It’s hard to read the change in the Helen-face’s expression in the pre-dawn gloom. It could be agonized, enraged or deranged, if not all three. Zara’s been successful in the past at provoking the recently dead, using their anger to break their delusions like a judo throw through a plate glass window. She looks at the size of the four-faced statue’s fists and wonders how far she can push it.

“So you said, Helen, so you said.” She wants to run. She’d love to fling herself down the three-flight spiral and out into the car park, but she doesn’t like the idea of being anywhere below the massive stone effigy when it tries to negotiate stairs. If it brings the walls or roof down with it, she’ll have nowhere to go. Zara takes a cautious backward step to see whether it will follow. She backs past the stairway doors, circling one two three steps away around the ruined deck’s circumference. The statue seems content to permit the retreat.

“Nowhere. To. Go.”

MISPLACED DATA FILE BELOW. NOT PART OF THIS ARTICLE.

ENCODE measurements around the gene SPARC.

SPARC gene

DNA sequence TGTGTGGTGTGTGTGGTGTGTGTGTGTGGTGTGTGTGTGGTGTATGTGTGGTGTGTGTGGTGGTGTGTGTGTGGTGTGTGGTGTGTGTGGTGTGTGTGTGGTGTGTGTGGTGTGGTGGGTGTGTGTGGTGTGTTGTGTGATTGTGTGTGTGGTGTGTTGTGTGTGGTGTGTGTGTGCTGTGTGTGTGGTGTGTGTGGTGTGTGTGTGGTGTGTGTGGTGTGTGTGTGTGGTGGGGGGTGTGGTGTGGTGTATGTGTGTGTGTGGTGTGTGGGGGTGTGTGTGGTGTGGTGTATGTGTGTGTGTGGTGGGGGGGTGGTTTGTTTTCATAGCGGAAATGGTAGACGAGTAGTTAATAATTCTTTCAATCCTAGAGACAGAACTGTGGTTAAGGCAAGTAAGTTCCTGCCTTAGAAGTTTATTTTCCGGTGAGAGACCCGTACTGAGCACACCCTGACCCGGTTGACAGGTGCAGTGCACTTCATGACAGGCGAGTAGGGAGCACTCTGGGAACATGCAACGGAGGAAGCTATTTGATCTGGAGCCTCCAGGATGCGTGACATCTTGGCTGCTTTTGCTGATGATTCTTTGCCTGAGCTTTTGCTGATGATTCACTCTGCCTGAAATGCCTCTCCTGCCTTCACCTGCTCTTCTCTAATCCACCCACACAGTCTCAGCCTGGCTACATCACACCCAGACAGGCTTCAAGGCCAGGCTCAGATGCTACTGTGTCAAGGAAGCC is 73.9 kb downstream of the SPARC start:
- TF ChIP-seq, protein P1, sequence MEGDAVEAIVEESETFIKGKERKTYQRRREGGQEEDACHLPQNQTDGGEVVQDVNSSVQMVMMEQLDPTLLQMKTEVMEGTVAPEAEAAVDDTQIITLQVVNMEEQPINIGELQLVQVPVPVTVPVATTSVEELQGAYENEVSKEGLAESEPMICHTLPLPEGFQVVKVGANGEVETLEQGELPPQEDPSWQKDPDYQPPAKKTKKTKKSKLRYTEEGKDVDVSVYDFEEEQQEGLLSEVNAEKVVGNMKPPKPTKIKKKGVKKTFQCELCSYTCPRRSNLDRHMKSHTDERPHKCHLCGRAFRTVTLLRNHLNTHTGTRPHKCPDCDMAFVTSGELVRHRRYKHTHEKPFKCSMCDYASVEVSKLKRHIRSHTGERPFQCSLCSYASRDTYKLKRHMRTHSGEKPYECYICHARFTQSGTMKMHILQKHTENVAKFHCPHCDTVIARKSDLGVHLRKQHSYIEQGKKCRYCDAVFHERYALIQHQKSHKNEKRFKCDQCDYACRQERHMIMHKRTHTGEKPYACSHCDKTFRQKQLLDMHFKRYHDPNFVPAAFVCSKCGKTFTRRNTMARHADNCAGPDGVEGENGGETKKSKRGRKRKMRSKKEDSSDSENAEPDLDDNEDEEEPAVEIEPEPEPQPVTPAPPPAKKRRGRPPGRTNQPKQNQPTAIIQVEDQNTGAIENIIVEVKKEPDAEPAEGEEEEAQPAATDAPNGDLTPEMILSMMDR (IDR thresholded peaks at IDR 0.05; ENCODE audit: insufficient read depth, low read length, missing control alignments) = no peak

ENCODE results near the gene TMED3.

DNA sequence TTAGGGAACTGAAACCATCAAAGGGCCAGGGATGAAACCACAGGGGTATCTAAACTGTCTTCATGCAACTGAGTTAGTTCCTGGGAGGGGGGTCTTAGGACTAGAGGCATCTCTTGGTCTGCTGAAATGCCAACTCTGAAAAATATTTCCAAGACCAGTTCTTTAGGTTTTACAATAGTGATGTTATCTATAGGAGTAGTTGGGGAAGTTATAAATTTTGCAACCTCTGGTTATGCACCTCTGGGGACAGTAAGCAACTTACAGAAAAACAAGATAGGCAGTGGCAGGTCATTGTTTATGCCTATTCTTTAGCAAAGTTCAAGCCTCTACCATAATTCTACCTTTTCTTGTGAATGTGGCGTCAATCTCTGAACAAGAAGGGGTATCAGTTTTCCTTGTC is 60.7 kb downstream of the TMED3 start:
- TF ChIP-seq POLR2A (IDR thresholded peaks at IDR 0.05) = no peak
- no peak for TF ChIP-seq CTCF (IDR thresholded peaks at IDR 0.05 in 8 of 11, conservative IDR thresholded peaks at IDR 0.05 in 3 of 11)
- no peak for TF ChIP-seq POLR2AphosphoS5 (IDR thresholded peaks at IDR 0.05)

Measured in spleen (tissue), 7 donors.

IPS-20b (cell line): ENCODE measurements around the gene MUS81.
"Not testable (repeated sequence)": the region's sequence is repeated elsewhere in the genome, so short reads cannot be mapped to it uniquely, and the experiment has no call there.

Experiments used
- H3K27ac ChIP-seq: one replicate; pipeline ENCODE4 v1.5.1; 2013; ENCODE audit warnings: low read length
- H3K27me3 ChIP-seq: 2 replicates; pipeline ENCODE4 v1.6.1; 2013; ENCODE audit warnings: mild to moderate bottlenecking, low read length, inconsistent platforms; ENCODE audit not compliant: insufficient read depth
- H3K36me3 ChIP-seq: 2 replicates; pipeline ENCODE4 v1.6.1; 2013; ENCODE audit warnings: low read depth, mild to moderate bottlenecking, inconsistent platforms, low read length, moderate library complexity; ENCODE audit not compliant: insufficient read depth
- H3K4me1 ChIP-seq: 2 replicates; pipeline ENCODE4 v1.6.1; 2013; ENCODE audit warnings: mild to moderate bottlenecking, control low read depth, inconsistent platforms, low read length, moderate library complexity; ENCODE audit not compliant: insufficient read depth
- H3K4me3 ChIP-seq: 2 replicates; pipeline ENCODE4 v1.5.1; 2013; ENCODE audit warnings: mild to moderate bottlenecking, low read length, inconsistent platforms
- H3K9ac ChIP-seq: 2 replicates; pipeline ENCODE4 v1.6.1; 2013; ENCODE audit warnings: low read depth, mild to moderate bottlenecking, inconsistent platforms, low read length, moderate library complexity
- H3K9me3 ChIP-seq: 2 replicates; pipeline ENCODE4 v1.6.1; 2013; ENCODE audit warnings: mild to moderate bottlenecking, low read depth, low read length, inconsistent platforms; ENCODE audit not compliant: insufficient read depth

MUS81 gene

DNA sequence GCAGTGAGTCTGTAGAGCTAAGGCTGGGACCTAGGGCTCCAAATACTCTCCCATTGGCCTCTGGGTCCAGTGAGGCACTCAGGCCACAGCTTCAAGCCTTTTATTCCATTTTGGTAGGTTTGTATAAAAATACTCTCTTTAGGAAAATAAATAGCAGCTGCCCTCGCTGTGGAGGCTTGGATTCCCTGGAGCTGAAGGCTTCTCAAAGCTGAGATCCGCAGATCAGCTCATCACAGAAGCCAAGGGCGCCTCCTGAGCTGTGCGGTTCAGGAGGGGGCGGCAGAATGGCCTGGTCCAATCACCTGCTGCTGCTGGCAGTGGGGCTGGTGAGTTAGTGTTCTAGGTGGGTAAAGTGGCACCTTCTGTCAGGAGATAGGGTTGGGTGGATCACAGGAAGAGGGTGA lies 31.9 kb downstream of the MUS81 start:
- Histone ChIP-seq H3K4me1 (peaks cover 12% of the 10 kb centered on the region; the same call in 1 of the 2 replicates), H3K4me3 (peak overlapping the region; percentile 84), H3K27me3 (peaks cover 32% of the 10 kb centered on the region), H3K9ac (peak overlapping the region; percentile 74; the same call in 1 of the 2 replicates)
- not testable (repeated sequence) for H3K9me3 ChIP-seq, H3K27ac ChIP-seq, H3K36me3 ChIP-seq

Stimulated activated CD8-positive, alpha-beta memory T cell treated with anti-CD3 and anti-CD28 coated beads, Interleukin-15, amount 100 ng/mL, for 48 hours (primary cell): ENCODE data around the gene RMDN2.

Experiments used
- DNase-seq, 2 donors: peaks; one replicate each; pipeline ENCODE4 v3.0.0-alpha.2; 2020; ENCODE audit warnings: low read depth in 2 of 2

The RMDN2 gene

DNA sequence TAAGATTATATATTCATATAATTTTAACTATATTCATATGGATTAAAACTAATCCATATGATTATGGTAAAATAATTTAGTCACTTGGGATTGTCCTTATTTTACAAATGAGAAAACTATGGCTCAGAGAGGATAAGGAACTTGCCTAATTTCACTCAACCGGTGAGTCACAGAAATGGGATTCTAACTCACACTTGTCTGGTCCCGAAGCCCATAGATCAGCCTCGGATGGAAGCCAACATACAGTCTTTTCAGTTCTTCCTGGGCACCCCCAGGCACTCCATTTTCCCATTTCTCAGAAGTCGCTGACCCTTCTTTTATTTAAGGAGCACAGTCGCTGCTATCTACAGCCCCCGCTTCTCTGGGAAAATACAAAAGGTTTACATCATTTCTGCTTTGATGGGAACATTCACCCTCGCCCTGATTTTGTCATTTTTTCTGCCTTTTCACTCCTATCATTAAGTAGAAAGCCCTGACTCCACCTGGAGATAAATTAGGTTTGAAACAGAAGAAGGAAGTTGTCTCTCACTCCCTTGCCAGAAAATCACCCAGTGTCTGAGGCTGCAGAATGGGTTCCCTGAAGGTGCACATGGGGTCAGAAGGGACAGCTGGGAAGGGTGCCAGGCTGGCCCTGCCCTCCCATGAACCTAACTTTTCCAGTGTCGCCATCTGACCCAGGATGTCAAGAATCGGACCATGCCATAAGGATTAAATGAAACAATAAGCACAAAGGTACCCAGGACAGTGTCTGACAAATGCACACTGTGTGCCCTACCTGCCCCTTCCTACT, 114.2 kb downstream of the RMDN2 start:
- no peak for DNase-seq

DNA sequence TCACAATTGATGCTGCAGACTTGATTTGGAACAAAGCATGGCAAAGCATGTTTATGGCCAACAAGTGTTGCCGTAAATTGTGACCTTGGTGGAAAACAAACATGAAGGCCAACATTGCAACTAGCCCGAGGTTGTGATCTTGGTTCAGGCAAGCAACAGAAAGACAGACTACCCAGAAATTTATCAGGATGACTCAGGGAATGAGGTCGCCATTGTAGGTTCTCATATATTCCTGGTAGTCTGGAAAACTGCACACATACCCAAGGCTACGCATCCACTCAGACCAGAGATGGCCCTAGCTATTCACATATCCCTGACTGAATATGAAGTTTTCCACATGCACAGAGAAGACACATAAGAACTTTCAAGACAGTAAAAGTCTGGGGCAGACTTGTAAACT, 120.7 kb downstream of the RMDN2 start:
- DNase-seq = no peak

Zara shrugs. “That’s a matter of perspective, Helen.” She spares a glance back over her shoulder, past the tangled knot of white-painted steel cables, all that remains of the guard rails. Her back is to the ocean, but it’s too dark to see the waves. She only hears them crash against the rocks the lighthouse stands upon. She could never jump far enough to reach clear water. There’s nothing for it but to talk this out.

“I’ve never cared much for destinations. Speaking of which, where did you think you were going with all of this?”

“The. Sea. The. Sky.”

Zara nods. “You thought you could bind something to you – what, an air spirit? A sylph, something like that?”

The statue doesn’t answer, but its rocky grumble might be a note of affirmation. Or impatience.

“And what was I supposed to be? Obviously not a virgin sacrifice, unless your boy Ben greatly mistook his part in the scheme.”

“You. Are. Touched. Sensed. Your. Power.”

She gets the idea, even if the details are a mystery. She’s never had the kind of formal training to pick apart the mechanics of rituals. Making it all up as she goes along is easier and takes the edge off the terror, though there are times when having the option to fall back on muscle memory and preparation might be nice too. “You were going to siphon off my power to prime your magical pump, is that it?”